Raja Shehadeh on Desert Island Discs
- Duration: 45 minutes
- First broadcast: Sunday 15 June 2014, repeat Friday 20 June 2014, 09:00, BBC Radio 4
Kirsty Young’s castaway this week is the Palestinian author and human rights activist, Raja Shehadeh.
Born in Ramallah in the West Bank, his life and writing has been dominated by displacement, struggle and a search for justice. His father was murdered in 1985 and aside from chronicling the unhappy history of his family and his homeland, he’s also co-founded the Palestinian human rights organisation Al-Haq – which monitors and documents violations by all sides in the Middle East conflict, publishing reports and detailed legal analysis on its findings.
Amid the heavy weight of his work he somehow finds time to nurture a glorious garden growing grapevines and pomegranates.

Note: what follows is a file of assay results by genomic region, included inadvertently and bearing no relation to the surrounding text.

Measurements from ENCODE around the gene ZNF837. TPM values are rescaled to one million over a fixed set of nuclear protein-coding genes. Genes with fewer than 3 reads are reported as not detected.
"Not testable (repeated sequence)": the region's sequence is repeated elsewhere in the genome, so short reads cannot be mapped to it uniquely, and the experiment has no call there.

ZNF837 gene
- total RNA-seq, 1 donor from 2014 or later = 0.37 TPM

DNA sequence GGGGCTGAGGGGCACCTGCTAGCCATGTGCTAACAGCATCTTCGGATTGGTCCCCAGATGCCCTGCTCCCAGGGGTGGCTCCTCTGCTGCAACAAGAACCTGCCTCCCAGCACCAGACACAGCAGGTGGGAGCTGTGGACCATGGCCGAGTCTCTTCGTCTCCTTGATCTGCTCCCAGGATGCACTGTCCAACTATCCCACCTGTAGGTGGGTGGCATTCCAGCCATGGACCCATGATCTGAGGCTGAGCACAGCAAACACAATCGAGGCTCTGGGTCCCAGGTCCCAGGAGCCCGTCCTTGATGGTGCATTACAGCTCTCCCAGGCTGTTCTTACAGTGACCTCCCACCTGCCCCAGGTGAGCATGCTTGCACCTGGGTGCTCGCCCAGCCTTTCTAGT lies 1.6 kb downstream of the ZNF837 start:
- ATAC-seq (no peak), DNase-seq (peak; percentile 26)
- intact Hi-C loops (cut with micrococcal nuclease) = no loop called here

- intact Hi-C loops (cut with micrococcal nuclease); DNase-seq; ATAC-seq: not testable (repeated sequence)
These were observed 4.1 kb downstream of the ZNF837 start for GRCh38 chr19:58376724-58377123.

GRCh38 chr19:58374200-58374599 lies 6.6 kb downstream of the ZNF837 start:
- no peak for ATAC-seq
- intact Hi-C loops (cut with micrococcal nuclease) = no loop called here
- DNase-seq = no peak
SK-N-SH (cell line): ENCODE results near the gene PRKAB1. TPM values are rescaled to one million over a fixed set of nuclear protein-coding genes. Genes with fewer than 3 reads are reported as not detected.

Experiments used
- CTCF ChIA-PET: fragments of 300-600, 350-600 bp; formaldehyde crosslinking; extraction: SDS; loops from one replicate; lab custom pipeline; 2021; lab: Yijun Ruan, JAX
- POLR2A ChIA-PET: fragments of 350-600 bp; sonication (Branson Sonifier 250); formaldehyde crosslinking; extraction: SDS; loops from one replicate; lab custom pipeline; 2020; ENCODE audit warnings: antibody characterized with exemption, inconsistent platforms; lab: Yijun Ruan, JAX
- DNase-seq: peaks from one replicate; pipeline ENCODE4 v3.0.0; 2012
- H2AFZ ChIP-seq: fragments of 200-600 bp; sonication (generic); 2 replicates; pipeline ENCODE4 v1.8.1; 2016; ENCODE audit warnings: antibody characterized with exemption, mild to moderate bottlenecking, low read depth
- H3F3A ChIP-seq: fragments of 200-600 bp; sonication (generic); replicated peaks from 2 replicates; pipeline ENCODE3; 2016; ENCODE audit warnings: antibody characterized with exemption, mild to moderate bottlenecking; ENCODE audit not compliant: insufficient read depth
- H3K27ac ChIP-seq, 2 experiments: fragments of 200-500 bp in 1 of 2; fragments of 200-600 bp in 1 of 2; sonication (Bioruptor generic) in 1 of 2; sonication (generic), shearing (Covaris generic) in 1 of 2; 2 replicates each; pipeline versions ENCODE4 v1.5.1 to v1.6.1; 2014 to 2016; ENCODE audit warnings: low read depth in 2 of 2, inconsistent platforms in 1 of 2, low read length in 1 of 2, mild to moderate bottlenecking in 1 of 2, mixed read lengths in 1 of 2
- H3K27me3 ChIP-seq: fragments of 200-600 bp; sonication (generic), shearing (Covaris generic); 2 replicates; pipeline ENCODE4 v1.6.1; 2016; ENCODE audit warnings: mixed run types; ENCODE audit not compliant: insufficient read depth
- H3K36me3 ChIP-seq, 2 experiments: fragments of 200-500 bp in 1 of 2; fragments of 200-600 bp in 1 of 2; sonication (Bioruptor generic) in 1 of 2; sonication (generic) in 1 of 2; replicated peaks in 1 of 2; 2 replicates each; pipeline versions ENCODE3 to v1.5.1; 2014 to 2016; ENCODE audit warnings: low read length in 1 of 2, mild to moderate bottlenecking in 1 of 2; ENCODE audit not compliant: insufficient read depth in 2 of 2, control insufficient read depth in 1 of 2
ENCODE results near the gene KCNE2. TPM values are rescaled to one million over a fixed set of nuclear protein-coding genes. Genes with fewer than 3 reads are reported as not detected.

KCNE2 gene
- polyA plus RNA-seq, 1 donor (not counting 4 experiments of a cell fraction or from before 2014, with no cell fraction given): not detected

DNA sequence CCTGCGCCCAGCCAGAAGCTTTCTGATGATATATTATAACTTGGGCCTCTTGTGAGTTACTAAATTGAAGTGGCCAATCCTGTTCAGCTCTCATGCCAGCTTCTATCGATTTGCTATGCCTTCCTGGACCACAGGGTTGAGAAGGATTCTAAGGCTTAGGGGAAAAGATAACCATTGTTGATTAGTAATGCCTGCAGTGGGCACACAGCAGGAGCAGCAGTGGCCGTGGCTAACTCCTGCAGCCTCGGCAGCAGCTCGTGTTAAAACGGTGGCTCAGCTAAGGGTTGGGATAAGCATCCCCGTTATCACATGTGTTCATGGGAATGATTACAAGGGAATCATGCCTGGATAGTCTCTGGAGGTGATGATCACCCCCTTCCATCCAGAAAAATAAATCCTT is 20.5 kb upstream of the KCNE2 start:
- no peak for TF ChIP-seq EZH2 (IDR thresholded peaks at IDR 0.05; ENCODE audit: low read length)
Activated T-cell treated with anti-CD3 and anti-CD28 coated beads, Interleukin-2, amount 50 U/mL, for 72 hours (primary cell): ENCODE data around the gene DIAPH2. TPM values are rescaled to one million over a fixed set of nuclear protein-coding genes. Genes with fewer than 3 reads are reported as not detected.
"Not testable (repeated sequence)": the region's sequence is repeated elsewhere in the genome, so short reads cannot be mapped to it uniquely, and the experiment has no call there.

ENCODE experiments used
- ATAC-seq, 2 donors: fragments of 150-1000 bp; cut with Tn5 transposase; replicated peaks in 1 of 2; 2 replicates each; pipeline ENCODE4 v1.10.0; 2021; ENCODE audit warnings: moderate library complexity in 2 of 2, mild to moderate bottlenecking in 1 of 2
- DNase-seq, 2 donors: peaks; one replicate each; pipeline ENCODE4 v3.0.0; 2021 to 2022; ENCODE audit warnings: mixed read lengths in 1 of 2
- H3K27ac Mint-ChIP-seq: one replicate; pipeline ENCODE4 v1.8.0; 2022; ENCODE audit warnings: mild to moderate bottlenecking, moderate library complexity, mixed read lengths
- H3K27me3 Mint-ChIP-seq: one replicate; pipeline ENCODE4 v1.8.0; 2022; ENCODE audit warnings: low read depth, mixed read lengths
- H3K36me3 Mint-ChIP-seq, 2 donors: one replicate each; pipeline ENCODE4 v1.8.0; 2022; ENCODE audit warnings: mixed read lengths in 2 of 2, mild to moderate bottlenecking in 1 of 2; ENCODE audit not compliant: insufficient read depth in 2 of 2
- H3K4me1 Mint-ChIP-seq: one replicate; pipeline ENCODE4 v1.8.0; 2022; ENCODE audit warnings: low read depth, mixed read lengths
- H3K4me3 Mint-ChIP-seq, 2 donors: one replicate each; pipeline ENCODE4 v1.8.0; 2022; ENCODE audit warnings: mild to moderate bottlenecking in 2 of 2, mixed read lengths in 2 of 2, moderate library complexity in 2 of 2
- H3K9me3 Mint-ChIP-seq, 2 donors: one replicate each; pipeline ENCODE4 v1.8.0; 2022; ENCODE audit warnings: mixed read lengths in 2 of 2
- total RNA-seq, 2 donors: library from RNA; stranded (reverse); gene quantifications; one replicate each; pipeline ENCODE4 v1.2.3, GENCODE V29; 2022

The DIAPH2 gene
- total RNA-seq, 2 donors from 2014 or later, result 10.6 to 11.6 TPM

He says of his work, “When you write your thoughts and feelings and emotions … then you can move on to new ones. Otherwise, they will keep rotating in your mind and you will go in circles”.
Raja Shehadeh is a founder of the human rights organization, Al-Haq, an affiliate of the International Commission of Jurists. He has written several books on international law, human rights and the Middle East. Strangers in the House was described by The Economist as “distinctive and truly impressive”. In 2008, he won the Orwell Prize, Britain’s pre-eminent award for political writing, for his book Palestinian Walks.
Shehadeh’s published works include:
Strangers in the House (2002)
When the Bulbul Stopped Singing (2003)
Palestinian Walks: Forays into a Vanishing Landscape (2007, 2nd edition published as Palestinian Walks: Notes on a Vanishing Landscape, 2008)
A Rift In Time: Travels With My Ottoman Uncle (2010)
Occupation Diaries (2012)